Will there be more layoffs in 2024? Will inflation keep dropping toward 2%—and stay down? Will U.S. consumers remain resilient despite larger credit card balances and dwindling savings? What will happen in the equity and bond markets?
Those are some of the questions that hang in our minds as 2023—the year of a surprisingly strong U.S. economy—comes to a close and 2024 begins.
To answer these questions and more, we keep an eye on domestic and global economic indicators and policy daily. We evaluate what will impact you and your money the most and break it down into easy-to-understand, relevant commentary that you can find online in the Statement or delivered directly to your email inbox.
And so, as we go into the year ahead, here are some of the indicators we’ll be watching closely:
- Inflation: Although inflation doesn’t have to hit the Federal Reserve’s 2% target in 2024, it must keep trending downwards toward that figure, said BOK Financial® Chief Investment Officer Brian Henderson. If it doesn’t, then at the least the Fed might have to hold the currently high Federal Funds rate longer, which jeopardizes the possibility of the U.S. economy achieving a “soft landing.” Still, as it is now, Henderson views a soft landing to be more likely than a recession. “We’ll probably know the answer to this as we get further into 2024. As we get more data, we’ll have a better understanding of where inflation is going to land. But for now, I just don’t see any signs of a recession.”
That said, there are some potential ingredients for recession in the economy, but they are not materializing, Henderson noted. For example, although mortgage rates are high, households that are already in a mortgage with a fixed lower rate aren’t feeling the brunt of higher rates.
- The labor market: The Fed has been closely monitoring jobs data to determine whether its rate hikes are adequately slowing the economy to bring down inflation. “Inflation and the labor market are intertwined,” said Steve Wyett, BOK Financial’s chief investment strategist. “If we see inflation continue to decline, but the labor market stays pretty strong, I don’t think the Fed will lower interest rates because they won’t believe that they can get inflation to 2% and have it stay there.”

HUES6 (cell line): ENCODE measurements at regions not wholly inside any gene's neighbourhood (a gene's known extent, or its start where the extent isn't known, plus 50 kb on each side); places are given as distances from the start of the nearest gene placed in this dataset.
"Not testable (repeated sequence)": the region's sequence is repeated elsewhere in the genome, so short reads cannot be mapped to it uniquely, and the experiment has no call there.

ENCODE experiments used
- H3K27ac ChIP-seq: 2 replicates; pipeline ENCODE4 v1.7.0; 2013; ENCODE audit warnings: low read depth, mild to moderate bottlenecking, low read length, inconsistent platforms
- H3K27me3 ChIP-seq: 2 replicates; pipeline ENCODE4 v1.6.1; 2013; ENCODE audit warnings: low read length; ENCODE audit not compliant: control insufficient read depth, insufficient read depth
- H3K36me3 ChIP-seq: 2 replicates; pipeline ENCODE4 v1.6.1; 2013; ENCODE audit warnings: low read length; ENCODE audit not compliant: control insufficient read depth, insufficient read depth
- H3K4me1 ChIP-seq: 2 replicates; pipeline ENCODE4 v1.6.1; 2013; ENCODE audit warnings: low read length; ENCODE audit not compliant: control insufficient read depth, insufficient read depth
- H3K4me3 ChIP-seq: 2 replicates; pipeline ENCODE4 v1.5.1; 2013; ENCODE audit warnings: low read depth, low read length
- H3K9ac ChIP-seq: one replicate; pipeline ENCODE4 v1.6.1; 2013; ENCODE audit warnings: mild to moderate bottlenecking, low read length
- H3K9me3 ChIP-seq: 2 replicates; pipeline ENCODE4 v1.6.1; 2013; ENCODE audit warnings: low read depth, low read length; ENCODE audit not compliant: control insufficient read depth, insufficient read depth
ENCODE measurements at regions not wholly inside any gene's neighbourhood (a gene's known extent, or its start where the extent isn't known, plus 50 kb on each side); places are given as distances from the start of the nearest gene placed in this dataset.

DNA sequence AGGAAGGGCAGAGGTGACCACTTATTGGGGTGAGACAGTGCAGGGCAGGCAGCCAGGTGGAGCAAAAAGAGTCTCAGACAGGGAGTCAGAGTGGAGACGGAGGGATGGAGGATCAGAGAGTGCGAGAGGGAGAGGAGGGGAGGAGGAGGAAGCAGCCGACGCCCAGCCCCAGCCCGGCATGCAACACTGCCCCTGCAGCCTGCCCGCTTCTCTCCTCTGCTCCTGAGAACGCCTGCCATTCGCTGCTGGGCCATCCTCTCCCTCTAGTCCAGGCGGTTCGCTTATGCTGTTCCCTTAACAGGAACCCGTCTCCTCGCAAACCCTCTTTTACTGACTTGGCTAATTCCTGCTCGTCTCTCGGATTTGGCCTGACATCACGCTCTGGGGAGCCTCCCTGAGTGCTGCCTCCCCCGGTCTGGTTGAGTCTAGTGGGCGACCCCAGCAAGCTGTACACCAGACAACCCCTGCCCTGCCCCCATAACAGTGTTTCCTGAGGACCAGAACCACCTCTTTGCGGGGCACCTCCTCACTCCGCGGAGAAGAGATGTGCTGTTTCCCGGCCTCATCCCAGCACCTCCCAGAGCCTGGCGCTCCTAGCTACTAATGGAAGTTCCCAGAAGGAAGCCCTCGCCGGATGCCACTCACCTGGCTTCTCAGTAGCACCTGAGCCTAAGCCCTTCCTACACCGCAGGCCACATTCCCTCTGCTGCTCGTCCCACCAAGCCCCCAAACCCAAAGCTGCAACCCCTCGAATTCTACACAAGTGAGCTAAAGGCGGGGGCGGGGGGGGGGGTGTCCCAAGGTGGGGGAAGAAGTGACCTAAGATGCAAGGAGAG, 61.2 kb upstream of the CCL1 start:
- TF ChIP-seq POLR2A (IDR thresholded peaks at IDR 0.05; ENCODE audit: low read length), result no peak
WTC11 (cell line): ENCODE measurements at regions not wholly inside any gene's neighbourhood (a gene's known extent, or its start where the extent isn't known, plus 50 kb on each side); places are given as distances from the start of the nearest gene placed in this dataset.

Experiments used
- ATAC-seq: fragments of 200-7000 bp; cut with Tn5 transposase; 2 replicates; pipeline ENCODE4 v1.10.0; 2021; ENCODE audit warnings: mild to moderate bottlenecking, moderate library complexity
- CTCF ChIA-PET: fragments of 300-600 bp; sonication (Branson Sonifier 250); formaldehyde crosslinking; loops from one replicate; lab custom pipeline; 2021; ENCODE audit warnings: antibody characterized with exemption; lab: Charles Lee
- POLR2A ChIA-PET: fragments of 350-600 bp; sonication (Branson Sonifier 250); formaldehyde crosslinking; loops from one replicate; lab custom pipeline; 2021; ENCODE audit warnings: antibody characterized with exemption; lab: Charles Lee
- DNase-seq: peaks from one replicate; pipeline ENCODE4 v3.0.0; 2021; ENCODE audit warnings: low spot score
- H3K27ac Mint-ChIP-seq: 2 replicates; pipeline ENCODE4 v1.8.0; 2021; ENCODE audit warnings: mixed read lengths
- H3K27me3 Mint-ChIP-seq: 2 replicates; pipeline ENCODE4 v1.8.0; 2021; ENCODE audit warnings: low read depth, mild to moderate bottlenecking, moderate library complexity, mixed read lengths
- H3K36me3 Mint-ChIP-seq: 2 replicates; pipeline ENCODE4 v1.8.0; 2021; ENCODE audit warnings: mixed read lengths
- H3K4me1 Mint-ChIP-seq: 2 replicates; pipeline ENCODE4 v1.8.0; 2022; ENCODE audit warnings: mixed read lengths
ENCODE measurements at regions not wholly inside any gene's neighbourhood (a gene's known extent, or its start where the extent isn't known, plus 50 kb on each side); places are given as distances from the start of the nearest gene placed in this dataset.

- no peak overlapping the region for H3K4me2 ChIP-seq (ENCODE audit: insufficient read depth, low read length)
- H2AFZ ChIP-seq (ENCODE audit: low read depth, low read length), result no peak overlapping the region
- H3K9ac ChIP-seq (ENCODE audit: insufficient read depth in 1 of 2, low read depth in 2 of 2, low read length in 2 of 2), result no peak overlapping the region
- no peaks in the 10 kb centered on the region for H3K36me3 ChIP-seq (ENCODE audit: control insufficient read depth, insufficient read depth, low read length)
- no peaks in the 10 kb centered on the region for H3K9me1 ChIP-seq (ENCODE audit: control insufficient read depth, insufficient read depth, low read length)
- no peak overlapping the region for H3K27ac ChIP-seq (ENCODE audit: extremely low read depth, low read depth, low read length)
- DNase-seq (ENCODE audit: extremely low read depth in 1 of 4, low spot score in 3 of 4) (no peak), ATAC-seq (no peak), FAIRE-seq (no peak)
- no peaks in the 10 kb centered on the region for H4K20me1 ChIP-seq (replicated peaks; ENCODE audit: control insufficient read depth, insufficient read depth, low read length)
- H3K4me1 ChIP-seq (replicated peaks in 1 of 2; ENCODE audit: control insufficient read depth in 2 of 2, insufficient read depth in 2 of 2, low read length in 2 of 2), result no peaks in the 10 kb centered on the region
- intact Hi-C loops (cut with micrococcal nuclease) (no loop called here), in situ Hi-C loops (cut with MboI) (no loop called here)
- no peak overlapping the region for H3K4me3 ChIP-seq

“Ideally, we will continue to see the number of open jobs come down faster than actual unemployment goes up. That’s probably the path to getting inflation back toward 2% without having to go through a recession,” Wyett continued. “How the labor market unfolds is going to tell the tale.”
- Corporate earnings: Currently, projections are for S&P 500 earnings to grow 10% in 2024, said Matt Stephani, president of Cavanal Hill Investment Management, Inc., which is a subsidiary of BOK Financial Corporation. “We’ll be watching to see if that is reasonable,” he continued. “We think that might be a little aggressive, given the fact that the Fed is trying to slow the economy.”
One factor keeping economic growth—and thus corporate earnings—strong is consumer spending, which has remained strong despite the Fed’s interest rate hikes. But that could change, Stephani noted. “Although consumer spending has been robust so far, as consumers run out of excess savings to spend and credit is harder to come by—and more expensive—it may slow down,” he explained. “Still, government spending continues to be above trend and may make up the difference.”
- The bond market, including bond spreads: Overall, we expect the bond market to perform positively in 2024, based on the assumptions that the Fed will either keep rates stable or cut them slightly in the second half of the year, said Leslie Lukens Martin, tax-exempt fixed income portfolio manager for Cavanal Hill Investment Management. Municipal bonds may perform particularly well, she noted. “With many investors who pulled out of municipal bonds in 2022 ready to re-enter the market given the attractive yields, we expect demand will continue to exceed supply, which should help municipals outperform.”
Meanwhile, throughout the year, one of the factors we’ll be watching closely is the credit spread between 10-year Treasury bonds and 10-year corporate bonds, said Mark Buntz, director of alternative investments for BOK Financial. “It’s a good indicator to follow to see the strength of the economy and financial markets.”
Assuming the same maturity date, a corporate bond will usually give a greater yield than a Treasury bond because of the credit risk associated with the corporation, he explained. “If the economy falters and there are concerns about companies repaying their debt, that spread will expand, but if the economy is doing well, then the spread will contract.”
- Non-U.S. monetary policy: We’re going to be paying a close eye on the Bank of Japan in particular, Henderson said. Japan is one of the few developed economies that has not moved away from zero-interest-rate policies, but they may do so in 2024 because of higher inflation. “If they do, it could drive some of the bond yields in the U.S. and other developed markets higher,” he explained. That’s because, as Japanese bond yields move higher, it could encourage Japanese investors to stop buying or even sell foreign bonds—increasing global bond yields, and in turn, borrowing costs.
However, what happens here in the U.S. may be the most important in determining global growth, Wyett added. “When it gets down to it, the domestic U.S. economy is the global economy ‘dog.’ Everything else is a ‘tail.’”